Total writing noob.
February 29, 2008 4:31 PM   Subscribe

I’ve always wanted to be a writer. Always wanted… but never actually worked towards it, so I have no writing-specific experience or training. I’d like to transition to a career that somehow involves writing, but I’m not sure how I can get my foot in the door.

The details: I have a bachelor’s degree in art from a well-respected liberal arts college. When I started college, I had every intent of majoring in English, but it was nearly impossible to get into the tiny writing classes, and I just drifted off on a different track. I’ve been out of school for six years and held mostly admin assistant-style jobs since then—nothing really resembling a career. Currently, I work in advertising, though my position is nothing particularly exciting. I’m looking for a new job. Though I’ve been looking for positions similar to my current one, it’s really not a career path I’m excited about.

Writing, however, is something I could get excited about. I don’t need to write Great American Novels or New Yorker columns; I’d probably enjoy writing frothy copy for catalogs and potato chip bags. I consider myself a good writer: I can express my thoughts clearly, I have a solid intuitive grasp of grammar and usage, and I’ve had good feedback from friends who have read some of my writing. I’m also the kind of person who gets worked up over "definately" and pronouns without antecedents, so I think I would do well as an editor or proofreader.

However, I have absolutely no "real" experience in writing or editing – nothing that I would feel confident listing on a resume. The best I have, sadly, are intermittent blog entries. This lack of experience has proven to be my downfall: a while back, a friend recommended me for an editorial assistant position; though I interviewed well, it was obvious they were looking for someone with writing experience already on their resume, and the job ultimately went to someone with an English degree. Bascially, I’ve run into the classic the-chicken-or-the-egg employment paradox.

I’d appreciate any practical suggestions you may have, both on types of jobs that might get me started down this path, and on things I can do to develop my writing, particularly if they’ll look good to a potential employer (or publisher, should I choose that route). I know next to nothing about careers in writing—even previous AskMes on similar subjects are a bit over my head—so no advice is too obvious for me.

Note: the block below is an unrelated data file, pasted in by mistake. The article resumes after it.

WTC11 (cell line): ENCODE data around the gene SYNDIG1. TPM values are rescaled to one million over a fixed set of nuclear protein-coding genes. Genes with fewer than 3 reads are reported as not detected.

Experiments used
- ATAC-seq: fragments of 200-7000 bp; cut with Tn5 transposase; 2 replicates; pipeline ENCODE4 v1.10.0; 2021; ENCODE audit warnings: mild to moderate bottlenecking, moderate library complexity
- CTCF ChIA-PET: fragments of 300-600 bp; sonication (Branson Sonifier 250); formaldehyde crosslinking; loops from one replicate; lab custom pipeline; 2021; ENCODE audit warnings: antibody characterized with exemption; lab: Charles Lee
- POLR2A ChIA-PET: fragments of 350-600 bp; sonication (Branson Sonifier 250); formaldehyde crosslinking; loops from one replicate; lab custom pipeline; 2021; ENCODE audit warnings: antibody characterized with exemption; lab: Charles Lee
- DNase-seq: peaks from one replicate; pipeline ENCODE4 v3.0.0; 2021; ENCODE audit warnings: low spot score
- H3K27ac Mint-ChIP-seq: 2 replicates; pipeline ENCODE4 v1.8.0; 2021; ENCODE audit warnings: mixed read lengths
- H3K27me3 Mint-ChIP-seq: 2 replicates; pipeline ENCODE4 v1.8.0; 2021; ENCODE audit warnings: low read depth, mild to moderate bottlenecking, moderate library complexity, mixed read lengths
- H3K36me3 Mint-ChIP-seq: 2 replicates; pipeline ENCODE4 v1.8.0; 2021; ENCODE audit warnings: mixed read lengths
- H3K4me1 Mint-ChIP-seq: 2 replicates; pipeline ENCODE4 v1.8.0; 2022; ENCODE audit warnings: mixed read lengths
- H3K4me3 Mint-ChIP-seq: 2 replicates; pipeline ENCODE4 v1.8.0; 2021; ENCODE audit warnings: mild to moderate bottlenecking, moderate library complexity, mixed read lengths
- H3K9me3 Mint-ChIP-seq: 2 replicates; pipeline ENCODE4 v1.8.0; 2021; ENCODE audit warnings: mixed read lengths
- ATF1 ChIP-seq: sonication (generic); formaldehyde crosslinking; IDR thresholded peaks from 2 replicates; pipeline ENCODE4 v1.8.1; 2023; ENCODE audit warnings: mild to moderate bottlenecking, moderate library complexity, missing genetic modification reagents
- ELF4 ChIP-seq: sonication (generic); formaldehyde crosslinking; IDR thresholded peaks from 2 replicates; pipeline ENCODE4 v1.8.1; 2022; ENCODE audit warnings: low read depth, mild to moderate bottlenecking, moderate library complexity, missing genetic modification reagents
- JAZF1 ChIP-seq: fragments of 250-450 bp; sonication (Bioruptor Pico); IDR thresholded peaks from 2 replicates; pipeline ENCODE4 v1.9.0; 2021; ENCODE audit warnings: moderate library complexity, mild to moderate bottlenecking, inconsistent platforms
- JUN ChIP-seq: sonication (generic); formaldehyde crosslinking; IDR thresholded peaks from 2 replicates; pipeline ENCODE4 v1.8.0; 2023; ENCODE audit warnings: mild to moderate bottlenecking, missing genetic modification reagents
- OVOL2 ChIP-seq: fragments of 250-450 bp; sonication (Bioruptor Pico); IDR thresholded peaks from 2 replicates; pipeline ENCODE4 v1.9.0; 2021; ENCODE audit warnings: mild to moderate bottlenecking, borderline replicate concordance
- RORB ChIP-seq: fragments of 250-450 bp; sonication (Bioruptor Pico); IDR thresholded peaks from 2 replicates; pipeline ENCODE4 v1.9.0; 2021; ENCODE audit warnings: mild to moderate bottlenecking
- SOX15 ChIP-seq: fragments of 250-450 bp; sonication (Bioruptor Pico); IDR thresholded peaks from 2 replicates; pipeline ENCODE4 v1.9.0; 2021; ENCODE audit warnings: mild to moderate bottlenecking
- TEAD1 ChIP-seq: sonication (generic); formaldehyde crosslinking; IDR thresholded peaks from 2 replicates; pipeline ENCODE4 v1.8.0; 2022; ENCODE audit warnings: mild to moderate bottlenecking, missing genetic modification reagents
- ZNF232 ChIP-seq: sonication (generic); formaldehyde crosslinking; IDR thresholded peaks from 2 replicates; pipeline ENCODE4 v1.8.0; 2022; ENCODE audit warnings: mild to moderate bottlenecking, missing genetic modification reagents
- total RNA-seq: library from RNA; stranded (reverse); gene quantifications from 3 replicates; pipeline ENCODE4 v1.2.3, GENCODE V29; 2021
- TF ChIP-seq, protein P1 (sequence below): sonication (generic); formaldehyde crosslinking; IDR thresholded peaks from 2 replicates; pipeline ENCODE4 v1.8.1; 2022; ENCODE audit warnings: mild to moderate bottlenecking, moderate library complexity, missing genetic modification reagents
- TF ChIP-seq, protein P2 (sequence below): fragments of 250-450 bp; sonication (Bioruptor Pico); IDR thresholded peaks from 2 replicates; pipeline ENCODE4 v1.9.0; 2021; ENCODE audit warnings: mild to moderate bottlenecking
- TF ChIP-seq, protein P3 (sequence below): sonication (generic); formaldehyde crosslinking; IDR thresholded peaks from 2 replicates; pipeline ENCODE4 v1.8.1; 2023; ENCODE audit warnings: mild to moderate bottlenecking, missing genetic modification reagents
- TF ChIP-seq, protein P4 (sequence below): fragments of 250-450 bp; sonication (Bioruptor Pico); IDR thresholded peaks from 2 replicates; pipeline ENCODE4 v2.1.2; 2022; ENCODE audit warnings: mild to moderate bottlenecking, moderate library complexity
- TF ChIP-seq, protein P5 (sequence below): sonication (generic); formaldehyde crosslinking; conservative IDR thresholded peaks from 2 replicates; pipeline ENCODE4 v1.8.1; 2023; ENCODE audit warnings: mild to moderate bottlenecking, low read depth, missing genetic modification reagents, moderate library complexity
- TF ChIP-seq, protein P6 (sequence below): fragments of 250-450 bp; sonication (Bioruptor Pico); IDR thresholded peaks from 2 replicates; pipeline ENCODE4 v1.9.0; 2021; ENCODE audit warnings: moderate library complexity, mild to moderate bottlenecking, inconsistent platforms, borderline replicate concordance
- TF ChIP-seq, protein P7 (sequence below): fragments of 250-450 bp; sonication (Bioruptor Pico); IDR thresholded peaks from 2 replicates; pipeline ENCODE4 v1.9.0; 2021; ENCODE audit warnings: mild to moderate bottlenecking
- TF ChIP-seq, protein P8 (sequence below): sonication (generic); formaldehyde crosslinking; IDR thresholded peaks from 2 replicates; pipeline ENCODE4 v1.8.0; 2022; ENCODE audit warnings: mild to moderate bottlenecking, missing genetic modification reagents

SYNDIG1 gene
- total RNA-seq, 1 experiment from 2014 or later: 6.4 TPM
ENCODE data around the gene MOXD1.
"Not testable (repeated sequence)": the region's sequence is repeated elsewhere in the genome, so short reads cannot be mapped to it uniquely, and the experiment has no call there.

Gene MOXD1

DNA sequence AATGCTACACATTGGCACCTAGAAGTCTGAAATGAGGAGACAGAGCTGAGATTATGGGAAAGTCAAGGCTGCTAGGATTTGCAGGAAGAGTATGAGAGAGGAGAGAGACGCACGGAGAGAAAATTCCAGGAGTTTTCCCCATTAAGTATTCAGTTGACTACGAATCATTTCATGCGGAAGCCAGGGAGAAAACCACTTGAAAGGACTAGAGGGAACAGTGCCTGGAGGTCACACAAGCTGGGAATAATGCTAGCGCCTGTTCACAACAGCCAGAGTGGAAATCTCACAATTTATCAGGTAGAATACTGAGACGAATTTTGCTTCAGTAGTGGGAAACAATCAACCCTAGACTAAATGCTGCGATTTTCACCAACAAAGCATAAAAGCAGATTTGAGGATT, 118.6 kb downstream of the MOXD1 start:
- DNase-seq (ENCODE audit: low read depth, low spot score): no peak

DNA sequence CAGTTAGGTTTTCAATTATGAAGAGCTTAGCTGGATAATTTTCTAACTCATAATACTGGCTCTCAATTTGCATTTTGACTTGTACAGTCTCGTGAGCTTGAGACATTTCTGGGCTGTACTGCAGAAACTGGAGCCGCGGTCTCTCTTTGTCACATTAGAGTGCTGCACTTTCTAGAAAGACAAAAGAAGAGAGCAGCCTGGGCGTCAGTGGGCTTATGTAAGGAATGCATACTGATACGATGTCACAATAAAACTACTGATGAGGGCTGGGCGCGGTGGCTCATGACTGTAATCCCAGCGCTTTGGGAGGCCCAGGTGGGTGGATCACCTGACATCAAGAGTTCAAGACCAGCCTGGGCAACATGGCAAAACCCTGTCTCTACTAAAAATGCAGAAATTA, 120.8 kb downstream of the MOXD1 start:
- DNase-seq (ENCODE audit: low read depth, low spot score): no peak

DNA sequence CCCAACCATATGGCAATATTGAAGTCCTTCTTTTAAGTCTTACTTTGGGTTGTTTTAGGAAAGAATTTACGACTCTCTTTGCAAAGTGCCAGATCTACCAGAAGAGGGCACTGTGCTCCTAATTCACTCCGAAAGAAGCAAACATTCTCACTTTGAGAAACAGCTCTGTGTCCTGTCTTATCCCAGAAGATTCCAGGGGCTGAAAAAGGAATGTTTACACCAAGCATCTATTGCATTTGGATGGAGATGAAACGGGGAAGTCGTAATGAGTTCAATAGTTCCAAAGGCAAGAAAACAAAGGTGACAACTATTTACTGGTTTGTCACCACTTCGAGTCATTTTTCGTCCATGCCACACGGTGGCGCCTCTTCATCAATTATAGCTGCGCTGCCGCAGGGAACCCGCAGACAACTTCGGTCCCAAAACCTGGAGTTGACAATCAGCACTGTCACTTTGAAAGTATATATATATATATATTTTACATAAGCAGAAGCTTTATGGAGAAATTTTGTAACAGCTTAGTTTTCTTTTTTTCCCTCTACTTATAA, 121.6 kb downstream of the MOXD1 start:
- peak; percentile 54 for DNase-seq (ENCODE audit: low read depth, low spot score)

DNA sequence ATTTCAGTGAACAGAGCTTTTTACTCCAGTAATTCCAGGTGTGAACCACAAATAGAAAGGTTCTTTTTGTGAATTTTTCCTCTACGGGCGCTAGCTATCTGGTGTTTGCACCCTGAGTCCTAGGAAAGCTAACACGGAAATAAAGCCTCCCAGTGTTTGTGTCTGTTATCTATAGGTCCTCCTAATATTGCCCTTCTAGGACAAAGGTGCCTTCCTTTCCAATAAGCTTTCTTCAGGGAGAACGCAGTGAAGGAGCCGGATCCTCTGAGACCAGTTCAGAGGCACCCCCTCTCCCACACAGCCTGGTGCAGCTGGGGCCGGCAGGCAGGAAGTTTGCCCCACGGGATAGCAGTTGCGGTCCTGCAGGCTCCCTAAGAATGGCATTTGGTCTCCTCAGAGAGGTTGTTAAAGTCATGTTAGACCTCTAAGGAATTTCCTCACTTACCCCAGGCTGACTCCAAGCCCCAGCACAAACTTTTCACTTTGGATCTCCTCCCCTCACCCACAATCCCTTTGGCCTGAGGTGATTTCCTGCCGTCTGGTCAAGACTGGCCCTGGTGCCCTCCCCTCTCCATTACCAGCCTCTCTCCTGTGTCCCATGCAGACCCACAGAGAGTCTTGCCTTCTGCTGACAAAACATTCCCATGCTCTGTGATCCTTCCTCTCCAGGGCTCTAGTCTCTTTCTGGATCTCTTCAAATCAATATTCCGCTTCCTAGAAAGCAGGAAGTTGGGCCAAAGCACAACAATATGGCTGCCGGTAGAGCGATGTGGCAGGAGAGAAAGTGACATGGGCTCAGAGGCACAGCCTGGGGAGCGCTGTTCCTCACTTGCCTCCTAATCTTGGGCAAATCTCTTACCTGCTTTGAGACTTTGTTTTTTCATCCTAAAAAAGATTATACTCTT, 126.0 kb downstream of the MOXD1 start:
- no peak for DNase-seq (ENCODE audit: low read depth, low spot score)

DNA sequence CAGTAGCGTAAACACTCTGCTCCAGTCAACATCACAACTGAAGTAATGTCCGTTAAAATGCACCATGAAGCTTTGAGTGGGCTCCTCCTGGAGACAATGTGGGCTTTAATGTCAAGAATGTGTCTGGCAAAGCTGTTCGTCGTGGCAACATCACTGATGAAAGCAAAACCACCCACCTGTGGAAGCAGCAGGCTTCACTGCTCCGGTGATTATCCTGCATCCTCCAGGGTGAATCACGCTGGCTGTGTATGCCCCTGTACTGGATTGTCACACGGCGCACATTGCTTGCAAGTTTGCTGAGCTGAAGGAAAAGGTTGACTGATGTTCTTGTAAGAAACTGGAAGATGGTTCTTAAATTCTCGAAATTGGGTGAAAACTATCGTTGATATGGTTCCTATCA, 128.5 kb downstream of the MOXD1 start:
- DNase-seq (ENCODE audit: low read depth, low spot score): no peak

Thanks in advance!
posted by Metroid Baby to Work & Money (12 answers total) 63 users marked this as a favorite
"It's easy to sit there and say you'd like to have more money. And I guess that's what I like about it. It's easy." -Jack Handey

Similarly, it's easy to want to be a writer. I've given the eulogy for a friend who still thought he had time to become an author.

Luckily, it's also surprisingly easy to become an author. The first thing you do is sell a piece of writing. No, don't write something first, sell the piece before you write it. Honest. Look up the standard formats for article and book proposals, follow the form scrupulously, and be prepared to send the same proposal to a number of publishers (or conversely, a number of different proposals to the same publisher). When your proposal is picked up, you no longer have the option of not writing. Ta-da! And when you finish writing, you ship it to the publisher, and you're An Author.

There's tons of "writers" in the world. They often join peer groups, and creative writing groups, and submit their "works in progress" amongst themselves. They're earnest. They want it so bad they can taste it. They struggle and rewrite and outline and diagram and brainstorm and...

There are many fewer "authors". Authors are the lazy bastards who sell the work before they create it. Authors have pen names because they realize it's a dirty job. Yes, I'm an author.

Wanting to be a writer because of a solid grasp of usage and grammar is like wanting to be a talker because of a solid grasp of pronunciation and diction. A writer of what? You can write about anything in the world, or out of it. Pick something. Do it. Now.

(The above is said with the kindest of intentions. Wanting to write is easy. If someone hadn't kicked me in the pants a long time ago, I'd still "want to write". Now I no longer "want to write." :) )
posted by lothar at 5:00 PM on February 29, 2008 [9 favorites]

I used to want to write when I was in high school and I'd tell people this a lot. At some point some family friend asked me what I'd been writing lately and I was sort of like "eh, who has time" and he gave me some short and sweet lecture about priorities and if I wanted to be a writer, write. Now, i sometimes write for pay and I find it a little challenging and maybe not exactly what I want to do lifewise, but I did get my foot in the door decently and may have some advice for you.